October 21, 2012
Malcolm X is one of the best known figures of the human rights struggle and one of the most attacked by institutions that serve the elite. A new book – “A Lie of Reinvention” – defends his legacy against an attempted ivory tower assassination. Editor Jared Ball says Manning Marable’s book on Malcolm “is a corporate product, a simple commodity to be traded, but for more than money; it is a carefully constructed ideological assault on history, on radical politics, on historical and cultural memory, on the very idea of revolution.”
July 20, 2012
by Mumia Abu-Jamal
A U.S. assassination drone destroys a neighborhood in Mogadishu, Somalia. – Photo: PressTV
For millions of people, who groaned under the gross, lumbering stupidity of the Bush years, the advent of the Obama administration seemed like the… Read the rest »
June 22, 2012
Jamal Joseph’s “Panther Baby: A Life of Rebellion and Reinvention” is a story of love, revolution, rage and redemption. Joseph’s brilliant, honest, insightful narrative of his coming of age in New York City in the late 1960s at the height of the Black Power movement is so riveting that I had a hard time putting it down, even to sleep. And when I did, it invaded my dreams.”
June 14, 2012
He was born Richard Reginald Schell, but most people knew him as Reggie, and those who worked with him called him “Cap” – short for Captain, the rank he held in the Philadelphia branch of the Black Panther Party. He was a patient and wise teacher and looked out for younger Panthers, including this writer.
May 17, 2012
His name is almost legendary: Russell “Maroon” Shoatz, an affiliate of the Black Panther Party, activist and Black revolutionary.
July 8, 2011
The new book by Manning Marable, “Malcolm X: A Life of Reinvention,” will help us to get a deeper understanding of Malcolm X and the times we’re living in now. This will not be a direct result of what Marable has done, but rather of what needs to happen now because of what he has done.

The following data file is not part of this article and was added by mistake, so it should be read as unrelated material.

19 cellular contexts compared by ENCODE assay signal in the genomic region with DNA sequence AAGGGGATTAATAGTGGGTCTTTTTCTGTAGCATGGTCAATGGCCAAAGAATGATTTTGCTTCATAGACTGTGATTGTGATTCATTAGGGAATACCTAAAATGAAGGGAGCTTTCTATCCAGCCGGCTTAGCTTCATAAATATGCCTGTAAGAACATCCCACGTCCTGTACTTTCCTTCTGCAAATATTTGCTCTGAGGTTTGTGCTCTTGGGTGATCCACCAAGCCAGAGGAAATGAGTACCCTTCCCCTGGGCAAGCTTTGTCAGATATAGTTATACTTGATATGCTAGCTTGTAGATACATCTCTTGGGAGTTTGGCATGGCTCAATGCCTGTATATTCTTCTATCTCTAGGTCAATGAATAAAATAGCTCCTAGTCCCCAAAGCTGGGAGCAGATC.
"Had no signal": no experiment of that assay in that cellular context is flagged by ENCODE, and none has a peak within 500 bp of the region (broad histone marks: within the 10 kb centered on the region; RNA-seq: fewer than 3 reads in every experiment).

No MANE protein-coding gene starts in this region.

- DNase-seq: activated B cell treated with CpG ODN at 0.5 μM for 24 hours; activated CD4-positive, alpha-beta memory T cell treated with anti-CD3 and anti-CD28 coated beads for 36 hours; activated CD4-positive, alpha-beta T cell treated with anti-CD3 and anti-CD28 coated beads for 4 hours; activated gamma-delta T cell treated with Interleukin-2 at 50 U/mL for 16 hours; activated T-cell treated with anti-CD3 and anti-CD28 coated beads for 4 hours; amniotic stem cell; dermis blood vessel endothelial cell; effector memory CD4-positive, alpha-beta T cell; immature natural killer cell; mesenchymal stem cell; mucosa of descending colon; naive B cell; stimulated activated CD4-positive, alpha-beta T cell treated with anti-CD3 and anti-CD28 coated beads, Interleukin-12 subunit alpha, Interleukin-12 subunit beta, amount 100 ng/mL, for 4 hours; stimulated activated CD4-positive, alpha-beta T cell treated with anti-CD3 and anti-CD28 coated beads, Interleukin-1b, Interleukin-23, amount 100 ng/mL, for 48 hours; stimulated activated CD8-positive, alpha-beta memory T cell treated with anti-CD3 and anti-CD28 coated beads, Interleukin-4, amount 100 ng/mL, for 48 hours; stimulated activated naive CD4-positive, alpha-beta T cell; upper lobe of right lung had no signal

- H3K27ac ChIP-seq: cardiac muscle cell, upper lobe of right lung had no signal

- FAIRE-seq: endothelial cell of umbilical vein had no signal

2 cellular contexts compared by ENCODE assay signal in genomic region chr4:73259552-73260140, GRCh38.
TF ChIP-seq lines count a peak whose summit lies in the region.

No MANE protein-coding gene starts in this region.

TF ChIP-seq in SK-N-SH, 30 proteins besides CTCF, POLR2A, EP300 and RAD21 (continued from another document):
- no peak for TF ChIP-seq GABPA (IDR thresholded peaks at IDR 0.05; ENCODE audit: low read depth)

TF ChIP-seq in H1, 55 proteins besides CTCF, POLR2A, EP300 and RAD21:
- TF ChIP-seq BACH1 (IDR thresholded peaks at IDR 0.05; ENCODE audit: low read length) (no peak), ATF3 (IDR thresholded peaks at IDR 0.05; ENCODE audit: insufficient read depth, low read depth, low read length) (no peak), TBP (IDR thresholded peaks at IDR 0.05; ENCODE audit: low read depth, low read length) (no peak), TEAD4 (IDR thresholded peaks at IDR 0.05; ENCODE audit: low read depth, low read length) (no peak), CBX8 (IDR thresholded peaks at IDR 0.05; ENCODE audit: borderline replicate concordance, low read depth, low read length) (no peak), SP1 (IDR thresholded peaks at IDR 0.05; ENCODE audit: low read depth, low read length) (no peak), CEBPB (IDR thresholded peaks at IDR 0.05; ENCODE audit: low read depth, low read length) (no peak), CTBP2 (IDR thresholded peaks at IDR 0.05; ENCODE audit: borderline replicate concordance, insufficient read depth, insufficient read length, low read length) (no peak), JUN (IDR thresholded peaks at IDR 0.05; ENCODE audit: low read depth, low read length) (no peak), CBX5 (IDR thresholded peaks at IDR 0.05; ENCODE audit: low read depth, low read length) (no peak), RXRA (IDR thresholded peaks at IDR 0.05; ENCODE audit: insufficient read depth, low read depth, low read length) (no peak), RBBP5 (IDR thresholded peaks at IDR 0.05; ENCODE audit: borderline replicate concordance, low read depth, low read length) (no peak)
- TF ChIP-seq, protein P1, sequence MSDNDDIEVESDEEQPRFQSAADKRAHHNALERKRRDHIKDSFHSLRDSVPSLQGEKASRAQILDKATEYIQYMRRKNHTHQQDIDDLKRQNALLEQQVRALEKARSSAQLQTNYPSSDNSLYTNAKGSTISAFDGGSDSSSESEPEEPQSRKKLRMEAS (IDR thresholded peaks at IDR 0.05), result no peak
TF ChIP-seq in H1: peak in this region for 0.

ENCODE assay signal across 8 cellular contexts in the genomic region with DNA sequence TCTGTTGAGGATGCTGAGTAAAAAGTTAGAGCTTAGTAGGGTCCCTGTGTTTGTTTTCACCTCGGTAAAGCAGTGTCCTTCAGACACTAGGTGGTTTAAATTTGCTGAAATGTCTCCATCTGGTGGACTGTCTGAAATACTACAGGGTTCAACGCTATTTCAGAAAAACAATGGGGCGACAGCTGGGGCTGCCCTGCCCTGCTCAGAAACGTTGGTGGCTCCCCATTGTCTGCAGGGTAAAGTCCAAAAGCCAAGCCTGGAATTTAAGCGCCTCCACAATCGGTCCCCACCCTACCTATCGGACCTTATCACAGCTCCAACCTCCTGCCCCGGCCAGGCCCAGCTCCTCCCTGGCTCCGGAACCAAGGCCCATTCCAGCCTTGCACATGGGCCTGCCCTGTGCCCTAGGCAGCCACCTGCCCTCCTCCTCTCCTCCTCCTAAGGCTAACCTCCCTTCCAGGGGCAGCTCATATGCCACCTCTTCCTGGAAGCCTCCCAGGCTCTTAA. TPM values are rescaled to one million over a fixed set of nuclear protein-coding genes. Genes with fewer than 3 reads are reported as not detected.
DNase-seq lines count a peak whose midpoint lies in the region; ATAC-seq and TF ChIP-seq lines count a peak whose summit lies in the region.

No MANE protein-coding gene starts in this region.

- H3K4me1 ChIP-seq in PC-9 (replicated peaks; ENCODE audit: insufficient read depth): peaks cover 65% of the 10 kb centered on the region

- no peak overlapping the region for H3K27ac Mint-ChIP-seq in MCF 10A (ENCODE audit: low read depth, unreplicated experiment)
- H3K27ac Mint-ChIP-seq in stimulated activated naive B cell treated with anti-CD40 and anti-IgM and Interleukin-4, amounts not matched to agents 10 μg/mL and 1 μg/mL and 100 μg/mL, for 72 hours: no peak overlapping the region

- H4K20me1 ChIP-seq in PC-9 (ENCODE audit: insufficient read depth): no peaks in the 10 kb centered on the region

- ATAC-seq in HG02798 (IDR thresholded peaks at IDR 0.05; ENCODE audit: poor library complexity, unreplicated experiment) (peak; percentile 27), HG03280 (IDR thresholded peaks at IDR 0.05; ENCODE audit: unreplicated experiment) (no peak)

January 10, 2011
“People forget that Dr. King was every bit as committed to economic justice as he was to ending racial segregation,” author Michael K. Honey said. “As we struggle with massive unemployment, a staggering racial wealth gap and near collapse of our financial system, King’s prophetic writings and speeches underscore his relevance for today.”
September 21, 2009
Throughout history, students have played a crucial role in furthering social change. During the Vietnam War, there was a nationwide youth rebellion in the U.S. against America’s imperialist war in Southeast Asia and the ensuing atrocities. On university campuses across America, from the University of California, Berkeley, to Columbia University, students organized sit-ins, teach-ins and rallies, printed flyers and occupied campus buildings to protest against the injustices occurring at home and abroad. These protests were not only a sign of moral outrage; they were also strategically designed to end the involvement of American universities in perpetuating the atrocities in Vietnam and other social ills.